Wow...there really are assholes of every color and creed. I work near Mexico, I get berated because I don't speak Spanish. I'm called "Whetta" (not sure if that is spelled right or not)...which means "White Bread"...which down here is not considered anything good to eat...trust me on that. And when it is spat at you because you can't juggle a bedpan, pitcher of ice water and fluff their pillow all at the same time, it really pisses you off. I'v had patient's DEMAND that somebody else take care of them because I am White and I speak with a "funny accent" (it's called Southern!), however when they find out there is no trading me...because the rest of the nurses are PHILLIPINO...they just decide to make my night a living hell. Welcome to the world where we are all seen as expendable! Until they need a code brown cleaned up. (Crappy drawers that is.)You are so right...sometimes it's actually attitudes that are effecting the retention of good nurses.

Anthea said...

I don't know what to say.... you nurses do such an awesome job and those arseholes just don't get that they NEED you.
I know there are a million excuses (stressed out etc) but you don't treat anyone like that.
Bless that lot of you who are there to care for a living.
Anthea

Old MD Girl said...

That really horrible. I don't know what else to say. I wonder every day how patients can get away with treating their nurses like their servants (or worse).

I'll bet they complained to the doctors about how rude/mean you were too. I have never understood why patients do that. It's not like I a) believe them, or b) am your boss or something.

You really have to wonder what goes through peoples' heads sometimes. I'm sorry you had such a bad night.

midwest woman said...

I'm sorry for your experience. As I get older I think sometimes I champion the nurse more than patient. I have never understood how why it's okay to leave the basic tenets of decent behavior at the door when you're hospitalized. Being ill or stressed does not get you off the hook for racist, homophobic or generally deragatory behavior. WE do not have to "understand" this or do some cultural or societal exploration as to the cause of this behavior. Sometimes an asshole is an asshole and needs to be called on it. No wonder they call nursing the profession of codependency...we are expected to engage in a lot of sick and unhealthy behaviors.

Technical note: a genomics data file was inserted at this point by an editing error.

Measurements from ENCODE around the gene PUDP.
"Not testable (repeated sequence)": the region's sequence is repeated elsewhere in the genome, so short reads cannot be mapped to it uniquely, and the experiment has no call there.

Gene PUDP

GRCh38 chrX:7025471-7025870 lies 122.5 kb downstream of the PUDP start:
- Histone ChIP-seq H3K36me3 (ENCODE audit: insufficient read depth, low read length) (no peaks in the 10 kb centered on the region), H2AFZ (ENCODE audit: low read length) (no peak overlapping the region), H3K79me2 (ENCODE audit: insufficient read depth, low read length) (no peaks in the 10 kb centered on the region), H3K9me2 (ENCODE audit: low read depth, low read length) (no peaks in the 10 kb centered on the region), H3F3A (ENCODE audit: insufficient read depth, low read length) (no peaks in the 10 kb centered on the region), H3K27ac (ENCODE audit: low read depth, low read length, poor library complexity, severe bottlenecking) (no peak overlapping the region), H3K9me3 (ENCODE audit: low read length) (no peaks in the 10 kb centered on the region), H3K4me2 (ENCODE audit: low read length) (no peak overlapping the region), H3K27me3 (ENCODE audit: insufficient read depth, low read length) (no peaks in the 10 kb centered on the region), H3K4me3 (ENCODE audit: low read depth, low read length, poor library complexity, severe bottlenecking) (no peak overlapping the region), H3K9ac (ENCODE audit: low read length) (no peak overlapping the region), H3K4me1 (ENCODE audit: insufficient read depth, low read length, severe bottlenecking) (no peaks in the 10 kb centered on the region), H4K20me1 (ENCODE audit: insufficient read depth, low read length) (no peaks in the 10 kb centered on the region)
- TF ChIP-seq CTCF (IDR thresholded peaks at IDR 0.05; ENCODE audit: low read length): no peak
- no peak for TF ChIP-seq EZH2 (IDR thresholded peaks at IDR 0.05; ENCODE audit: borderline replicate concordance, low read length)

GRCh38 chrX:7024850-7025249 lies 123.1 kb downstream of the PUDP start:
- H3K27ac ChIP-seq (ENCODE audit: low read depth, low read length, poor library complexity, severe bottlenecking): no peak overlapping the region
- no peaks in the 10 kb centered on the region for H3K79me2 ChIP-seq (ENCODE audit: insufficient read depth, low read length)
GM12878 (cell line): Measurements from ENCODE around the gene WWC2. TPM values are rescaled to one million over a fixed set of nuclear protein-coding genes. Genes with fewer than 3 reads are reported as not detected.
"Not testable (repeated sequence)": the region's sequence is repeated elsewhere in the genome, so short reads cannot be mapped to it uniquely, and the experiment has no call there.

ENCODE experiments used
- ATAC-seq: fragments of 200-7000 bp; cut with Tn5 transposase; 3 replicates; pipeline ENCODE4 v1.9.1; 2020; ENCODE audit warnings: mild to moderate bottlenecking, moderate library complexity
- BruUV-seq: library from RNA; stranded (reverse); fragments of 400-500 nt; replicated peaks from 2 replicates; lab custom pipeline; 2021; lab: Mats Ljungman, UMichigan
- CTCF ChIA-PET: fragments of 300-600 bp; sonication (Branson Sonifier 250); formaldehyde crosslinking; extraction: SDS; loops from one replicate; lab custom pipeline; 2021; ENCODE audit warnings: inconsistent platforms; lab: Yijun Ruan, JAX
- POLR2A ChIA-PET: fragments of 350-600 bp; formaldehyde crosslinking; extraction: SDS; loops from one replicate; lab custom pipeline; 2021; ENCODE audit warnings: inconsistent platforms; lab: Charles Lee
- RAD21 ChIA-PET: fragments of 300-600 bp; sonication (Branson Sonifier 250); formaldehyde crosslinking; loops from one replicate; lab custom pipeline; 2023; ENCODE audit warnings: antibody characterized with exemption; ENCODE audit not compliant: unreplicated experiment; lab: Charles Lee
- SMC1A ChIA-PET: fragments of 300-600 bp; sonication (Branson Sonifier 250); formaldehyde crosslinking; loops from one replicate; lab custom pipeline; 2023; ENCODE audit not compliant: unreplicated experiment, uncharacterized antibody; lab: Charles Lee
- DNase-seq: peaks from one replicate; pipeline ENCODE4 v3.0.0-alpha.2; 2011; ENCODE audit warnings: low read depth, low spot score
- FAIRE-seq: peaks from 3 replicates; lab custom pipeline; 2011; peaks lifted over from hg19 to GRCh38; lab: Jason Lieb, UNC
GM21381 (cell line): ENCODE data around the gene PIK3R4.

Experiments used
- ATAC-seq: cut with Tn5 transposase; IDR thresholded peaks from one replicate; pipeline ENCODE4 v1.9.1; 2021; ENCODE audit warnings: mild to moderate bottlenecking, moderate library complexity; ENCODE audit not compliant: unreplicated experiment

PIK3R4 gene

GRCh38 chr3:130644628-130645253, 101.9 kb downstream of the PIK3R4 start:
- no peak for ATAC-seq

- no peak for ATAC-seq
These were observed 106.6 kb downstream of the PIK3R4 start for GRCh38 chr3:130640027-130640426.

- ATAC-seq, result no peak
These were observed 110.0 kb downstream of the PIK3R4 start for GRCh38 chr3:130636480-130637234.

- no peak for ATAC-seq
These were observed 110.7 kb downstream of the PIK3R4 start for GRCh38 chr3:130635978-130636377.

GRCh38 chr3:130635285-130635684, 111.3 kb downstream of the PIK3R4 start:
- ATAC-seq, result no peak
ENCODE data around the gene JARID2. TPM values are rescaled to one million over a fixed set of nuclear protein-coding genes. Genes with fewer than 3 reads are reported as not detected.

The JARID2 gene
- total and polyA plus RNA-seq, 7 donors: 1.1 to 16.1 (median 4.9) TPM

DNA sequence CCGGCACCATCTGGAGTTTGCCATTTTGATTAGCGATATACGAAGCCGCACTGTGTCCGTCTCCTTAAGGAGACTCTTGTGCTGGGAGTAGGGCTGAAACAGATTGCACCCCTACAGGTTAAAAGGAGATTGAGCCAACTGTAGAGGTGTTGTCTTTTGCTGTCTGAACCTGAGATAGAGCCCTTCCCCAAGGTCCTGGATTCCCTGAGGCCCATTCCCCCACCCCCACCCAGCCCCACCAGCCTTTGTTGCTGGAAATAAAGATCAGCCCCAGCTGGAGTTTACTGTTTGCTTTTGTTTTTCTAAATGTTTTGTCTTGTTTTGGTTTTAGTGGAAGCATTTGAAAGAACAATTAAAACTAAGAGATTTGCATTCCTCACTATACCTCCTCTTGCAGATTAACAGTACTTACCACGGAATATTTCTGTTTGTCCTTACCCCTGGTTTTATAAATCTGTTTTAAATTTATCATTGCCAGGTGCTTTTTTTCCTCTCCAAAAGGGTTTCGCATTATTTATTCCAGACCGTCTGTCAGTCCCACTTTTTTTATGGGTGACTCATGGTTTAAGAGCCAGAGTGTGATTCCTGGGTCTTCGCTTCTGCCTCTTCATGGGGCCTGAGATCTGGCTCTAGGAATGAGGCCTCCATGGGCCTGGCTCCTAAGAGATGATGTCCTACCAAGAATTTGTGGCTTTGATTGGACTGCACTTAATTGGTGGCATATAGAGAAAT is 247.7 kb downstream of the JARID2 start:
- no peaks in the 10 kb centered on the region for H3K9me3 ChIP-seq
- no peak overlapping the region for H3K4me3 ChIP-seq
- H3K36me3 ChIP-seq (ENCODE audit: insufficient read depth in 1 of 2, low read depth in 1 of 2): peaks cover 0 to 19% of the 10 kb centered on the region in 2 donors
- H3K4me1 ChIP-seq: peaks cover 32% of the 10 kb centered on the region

Sorry I ranted on your turf. :)

webhill said...

I'm so sorry, that sounds awful. But just as an aside, I don't know anything about your manager but I don't know anyone on earth who could "never have experienced" viscerally humiliating racist slurs. I have personally been called a "honky-ass white bitch" and it felt awful. Isn't that a racist slur? What race is not vulnerable to racism?

Anonymous said...

Wow, I am sorry for your experience. I am not a nurse, but during 2+ years of volunteer work at hospitals I noticed differences. First I volunteered at a civilian, public hospital, and saw (and experienced) similar behavior. I switched to the military hospital, my husband was in the service at the time, and the patients behaved much better. If soldiers acted out MPs took care of the situation, and if family members acted out the service member was expected to get his family (usually spouse - little kids in pain can't really "act out") in line, or it would be held against him.

terri c said...

I'm so very sorry. What an awful night. I wish your management would stand behind you. Abuse of staff is just not acceptable in my book.

Grumpy, M.D. said...

Abuse of staff is never acceptable. It's sad you had to put up with it.

We all get this kind of crap. Even doctors. And I just try to ignore it and focus on the patient.

But that doesn't make it any easier.

Unfortunately, you will find scum like that everywhere. But know that the majority of patients appreciate your care. And focus on them.

The good people always outnumber the scum. They just aren't as loud, so get drowned out.

Anonymous said...